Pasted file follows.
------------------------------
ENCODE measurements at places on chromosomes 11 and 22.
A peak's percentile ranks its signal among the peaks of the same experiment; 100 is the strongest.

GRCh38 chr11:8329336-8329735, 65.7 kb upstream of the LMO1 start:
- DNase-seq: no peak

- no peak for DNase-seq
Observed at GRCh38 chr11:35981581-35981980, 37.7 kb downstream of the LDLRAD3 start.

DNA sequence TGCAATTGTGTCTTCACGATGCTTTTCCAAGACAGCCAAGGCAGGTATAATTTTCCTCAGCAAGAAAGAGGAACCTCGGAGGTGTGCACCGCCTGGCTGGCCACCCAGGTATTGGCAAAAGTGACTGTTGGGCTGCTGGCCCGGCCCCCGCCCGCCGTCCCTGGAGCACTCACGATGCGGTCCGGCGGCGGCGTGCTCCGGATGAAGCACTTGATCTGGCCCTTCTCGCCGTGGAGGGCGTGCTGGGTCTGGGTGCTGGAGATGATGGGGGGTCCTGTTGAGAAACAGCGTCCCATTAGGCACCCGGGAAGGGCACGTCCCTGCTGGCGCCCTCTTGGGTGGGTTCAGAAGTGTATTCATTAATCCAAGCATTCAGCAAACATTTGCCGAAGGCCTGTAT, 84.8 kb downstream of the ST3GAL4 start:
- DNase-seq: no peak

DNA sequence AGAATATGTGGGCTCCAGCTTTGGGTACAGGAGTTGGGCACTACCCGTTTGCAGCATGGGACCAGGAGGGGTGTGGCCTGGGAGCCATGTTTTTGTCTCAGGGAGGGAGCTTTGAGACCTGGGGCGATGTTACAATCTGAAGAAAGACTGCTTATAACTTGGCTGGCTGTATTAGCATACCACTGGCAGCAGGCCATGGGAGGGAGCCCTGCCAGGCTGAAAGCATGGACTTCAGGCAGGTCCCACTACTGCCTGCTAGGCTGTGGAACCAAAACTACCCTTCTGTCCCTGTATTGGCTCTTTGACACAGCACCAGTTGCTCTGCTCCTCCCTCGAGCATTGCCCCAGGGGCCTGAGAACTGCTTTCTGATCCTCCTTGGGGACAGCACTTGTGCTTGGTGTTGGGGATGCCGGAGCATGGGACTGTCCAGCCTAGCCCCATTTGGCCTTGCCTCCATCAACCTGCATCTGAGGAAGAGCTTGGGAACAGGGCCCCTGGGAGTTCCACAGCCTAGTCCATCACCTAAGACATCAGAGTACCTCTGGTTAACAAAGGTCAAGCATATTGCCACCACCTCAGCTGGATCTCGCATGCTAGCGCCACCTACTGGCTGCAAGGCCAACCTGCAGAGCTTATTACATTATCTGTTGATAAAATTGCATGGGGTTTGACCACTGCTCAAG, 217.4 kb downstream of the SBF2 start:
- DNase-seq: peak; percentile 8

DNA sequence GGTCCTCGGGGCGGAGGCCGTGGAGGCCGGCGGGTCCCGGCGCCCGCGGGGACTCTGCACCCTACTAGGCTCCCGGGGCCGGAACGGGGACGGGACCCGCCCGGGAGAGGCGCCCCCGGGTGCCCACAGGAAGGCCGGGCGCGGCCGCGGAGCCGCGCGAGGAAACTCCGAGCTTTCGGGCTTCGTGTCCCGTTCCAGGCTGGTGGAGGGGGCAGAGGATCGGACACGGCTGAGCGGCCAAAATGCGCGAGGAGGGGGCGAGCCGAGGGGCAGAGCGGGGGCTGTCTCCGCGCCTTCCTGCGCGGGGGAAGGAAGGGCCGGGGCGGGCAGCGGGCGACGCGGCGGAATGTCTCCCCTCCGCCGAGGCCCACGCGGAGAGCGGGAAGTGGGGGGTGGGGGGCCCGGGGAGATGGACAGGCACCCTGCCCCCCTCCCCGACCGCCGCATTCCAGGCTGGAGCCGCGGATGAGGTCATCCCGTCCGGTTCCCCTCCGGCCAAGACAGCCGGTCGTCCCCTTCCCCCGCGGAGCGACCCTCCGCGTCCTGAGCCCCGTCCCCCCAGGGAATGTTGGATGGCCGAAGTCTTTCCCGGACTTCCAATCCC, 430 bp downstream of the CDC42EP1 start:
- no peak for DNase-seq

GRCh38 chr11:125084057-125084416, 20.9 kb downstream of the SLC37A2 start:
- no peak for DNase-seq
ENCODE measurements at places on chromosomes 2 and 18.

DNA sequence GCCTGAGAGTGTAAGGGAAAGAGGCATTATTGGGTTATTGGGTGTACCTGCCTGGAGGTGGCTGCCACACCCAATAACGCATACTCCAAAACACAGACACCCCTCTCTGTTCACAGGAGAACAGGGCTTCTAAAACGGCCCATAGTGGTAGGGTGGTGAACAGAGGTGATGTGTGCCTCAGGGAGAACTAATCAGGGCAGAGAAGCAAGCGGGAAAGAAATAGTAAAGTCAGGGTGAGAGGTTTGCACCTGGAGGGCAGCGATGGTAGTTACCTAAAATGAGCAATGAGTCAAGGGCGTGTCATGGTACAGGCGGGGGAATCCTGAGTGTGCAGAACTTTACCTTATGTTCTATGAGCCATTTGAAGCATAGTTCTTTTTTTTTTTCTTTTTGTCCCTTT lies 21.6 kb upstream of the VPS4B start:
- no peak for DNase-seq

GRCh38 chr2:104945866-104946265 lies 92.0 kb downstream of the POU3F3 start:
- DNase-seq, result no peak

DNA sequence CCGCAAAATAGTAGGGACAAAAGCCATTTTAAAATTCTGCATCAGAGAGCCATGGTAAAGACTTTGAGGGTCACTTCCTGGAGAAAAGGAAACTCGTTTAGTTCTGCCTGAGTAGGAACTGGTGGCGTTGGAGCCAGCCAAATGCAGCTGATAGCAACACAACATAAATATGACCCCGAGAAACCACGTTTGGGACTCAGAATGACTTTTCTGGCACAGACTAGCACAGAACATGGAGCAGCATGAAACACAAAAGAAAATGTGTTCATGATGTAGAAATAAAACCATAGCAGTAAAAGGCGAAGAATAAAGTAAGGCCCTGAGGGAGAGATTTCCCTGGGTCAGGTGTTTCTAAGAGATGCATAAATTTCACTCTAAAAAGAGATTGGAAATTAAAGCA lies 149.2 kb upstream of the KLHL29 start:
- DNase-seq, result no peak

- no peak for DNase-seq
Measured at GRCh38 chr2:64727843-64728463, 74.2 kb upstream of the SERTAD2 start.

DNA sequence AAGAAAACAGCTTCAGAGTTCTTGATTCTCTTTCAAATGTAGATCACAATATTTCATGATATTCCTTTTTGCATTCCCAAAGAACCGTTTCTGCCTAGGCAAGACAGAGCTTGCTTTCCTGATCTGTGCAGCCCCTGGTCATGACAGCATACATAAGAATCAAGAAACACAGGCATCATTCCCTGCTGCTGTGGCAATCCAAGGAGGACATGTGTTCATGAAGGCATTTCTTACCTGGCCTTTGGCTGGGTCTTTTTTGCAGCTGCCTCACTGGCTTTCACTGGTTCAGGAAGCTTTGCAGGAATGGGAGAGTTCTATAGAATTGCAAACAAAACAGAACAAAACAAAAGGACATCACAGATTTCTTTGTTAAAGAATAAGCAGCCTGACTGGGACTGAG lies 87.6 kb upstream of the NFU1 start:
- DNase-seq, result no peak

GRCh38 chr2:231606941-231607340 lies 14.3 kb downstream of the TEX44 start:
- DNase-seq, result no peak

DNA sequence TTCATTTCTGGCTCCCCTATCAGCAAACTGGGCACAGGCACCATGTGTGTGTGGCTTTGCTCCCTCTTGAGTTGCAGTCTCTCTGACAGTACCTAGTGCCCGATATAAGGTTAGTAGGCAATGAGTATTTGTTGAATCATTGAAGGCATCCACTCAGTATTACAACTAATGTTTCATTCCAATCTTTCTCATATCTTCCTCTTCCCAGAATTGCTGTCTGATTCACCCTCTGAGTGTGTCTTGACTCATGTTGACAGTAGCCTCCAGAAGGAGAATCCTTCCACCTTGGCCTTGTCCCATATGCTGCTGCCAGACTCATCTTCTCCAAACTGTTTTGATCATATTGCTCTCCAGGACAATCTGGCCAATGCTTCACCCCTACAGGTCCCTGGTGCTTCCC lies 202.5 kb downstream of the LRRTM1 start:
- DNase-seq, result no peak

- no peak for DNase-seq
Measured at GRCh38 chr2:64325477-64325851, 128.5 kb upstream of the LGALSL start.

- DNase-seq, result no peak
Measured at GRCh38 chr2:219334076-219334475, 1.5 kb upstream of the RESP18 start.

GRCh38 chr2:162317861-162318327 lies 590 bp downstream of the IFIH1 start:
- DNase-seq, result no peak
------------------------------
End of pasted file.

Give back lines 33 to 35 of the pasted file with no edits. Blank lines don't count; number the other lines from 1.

Measured at GRCh38 chr2:219334076-219334475, 1.5 kb upstream of the RESP18 start.

GRCh38 chr2:162317861-162318327 lies 590 bp downstream of the IFIH1 start:
- DNase-seq, result no peak